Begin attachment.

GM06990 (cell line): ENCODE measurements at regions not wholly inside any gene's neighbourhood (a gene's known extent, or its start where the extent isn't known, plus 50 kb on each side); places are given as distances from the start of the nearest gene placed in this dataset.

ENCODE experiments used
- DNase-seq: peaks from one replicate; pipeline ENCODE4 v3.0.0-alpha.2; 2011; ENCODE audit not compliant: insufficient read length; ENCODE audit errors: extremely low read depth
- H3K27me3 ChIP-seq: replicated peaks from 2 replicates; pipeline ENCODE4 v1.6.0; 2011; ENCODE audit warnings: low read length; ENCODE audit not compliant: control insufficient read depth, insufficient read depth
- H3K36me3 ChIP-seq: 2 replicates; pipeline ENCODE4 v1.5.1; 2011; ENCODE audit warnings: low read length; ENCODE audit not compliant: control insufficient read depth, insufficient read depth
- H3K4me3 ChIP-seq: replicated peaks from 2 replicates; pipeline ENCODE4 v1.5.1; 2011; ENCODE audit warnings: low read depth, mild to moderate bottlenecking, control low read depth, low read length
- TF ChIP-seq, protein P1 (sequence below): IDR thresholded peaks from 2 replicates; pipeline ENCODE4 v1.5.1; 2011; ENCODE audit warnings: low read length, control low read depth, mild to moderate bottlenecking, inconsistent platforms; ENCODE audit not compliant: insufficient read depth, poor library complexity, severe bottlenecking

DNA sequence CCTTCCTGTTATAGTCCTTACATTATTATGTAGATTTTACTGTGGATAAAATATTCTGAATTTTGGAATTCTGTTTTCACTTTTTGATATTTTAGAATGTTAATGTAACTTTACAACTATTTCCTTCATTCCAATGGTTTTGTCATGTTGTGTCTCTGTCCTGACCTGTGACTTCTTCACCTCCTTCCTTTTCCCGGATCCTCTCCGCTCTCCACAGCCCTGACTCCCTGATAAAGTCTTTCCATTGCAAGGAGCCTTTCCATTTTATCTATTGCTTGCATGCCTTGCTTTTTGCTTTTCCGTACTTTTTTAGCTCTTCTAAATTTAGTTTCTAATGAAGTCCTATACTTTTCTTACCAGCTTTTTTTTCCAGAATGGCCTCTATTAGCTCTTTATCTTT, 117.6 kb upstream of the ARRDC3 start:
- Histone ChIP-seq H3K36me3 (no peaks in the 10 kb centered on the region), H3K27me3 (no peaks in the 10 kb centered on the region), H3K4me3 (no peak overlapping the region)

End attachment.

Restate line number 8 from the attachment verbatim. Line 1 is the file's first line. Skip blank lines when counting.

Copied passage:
DNA sequence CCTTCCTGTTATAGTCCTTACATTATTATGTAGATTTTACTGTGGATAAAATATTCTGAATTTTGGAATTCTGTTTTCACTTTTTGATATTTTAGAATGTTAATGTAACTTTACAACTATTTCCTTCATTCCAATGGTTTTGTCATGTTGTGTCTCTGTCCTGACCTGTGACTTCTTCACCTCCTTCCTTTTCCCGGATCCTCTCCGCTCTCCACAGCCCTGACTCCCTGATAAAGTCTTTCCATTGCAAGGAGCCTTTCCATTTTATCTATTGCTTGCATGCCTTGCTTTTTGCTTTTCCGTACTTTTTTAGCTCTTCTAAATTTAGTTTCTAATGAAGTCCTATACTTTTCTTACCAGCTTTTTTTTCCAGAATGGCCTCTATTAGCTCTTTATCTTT, 117.6 kb upstream of the ARRDC3 start: